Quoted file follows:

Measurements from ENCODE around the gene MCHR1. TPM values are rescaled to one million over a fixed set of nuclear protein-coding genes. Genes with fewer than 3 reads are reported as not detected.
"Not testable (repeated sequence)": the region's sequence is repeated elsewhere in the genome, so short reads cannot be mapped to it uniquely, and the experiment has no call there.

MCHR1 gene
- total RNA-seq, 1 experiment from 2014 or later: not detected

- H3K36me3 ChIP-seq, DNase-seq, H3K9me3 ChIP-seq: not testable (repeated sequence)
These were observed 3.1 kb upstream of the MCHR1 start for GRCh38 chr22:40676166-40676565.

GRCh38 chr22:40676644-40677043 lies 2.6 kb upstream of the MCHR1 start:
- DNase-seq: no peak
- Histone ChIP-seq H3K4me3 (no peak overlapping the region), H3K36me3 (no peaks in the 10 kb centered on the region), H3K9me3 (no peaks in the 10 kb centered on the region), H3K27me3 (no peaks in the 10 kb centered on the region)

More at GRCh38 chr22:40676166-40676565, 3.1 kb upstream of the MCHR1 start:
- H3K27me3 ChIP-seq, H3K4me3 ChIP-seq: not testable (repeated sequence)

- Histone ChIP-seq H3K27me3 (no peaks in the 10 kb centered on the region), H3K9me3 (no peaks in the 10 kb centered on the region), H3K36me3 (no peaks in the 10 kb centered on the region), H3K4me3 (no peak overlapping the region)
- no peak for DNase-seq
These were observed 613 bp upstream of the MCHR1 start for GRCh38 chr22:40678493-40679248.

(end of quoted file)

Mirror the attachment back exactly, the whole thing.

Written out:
Measurements from ENCODE around the gene MCHR1. TPM values are rescaled to one million over a fixed set of nuclear protein-coding genes. Genes with fewer than 3 reads are reported as not detected.
"Not testable (repeated sequence)": the region's sequence is repeated elsewhere in the genome, so short reads cannot be mapped to it uniquely, and the experiment has no call there.

MCHR1 gene
- total RNA-seq, 1 experiment from 2014 or later: not detected

- H3K36me3 ChIP-seq, DNase-seq, H3K9me3 ChIP-seq: not testable (repeated sequence)
These were observed 3.1 kb upstream of the MCHR1 start for GRCh38 chr22:40676166-40676565.

GRCh38 chr22:40676644-40677043 lies 2.6 kb upstream of the MCHR1 start:
- DNase-seq: no peak
- Histone ChIP-seq H3K4me3 (no peak overlapping the region), H3K36me3 (no peaks in the 10 kb centered on the region), H3K9me3 (no peaks in the 10 kb centered on the region), H3K27me3 (no peaks in the 10 kb centered on the region)

More at GRCh38 chr22:40676166-40676565, 3.1 kb upstream of the MCHR1 start:
- H3K27me3 ChIP-seq, H3K4me3 ChIP-seq: not testable (repeated sequence)

- Histone ChIP-seq H3K27me3 (no peaks in the 10 kb centered on the region), H3K9me3 (no peaks in the 10 kb centered on the region), H3K36me3 (no peaks in the 10 kb centered on the region), H3K4me3 (no peak overlapping the region)
- no peak for DNase-seq
These were observed 613 bp upstream of the MCHR1 start for GRCh38 chr22:40678493-40679248.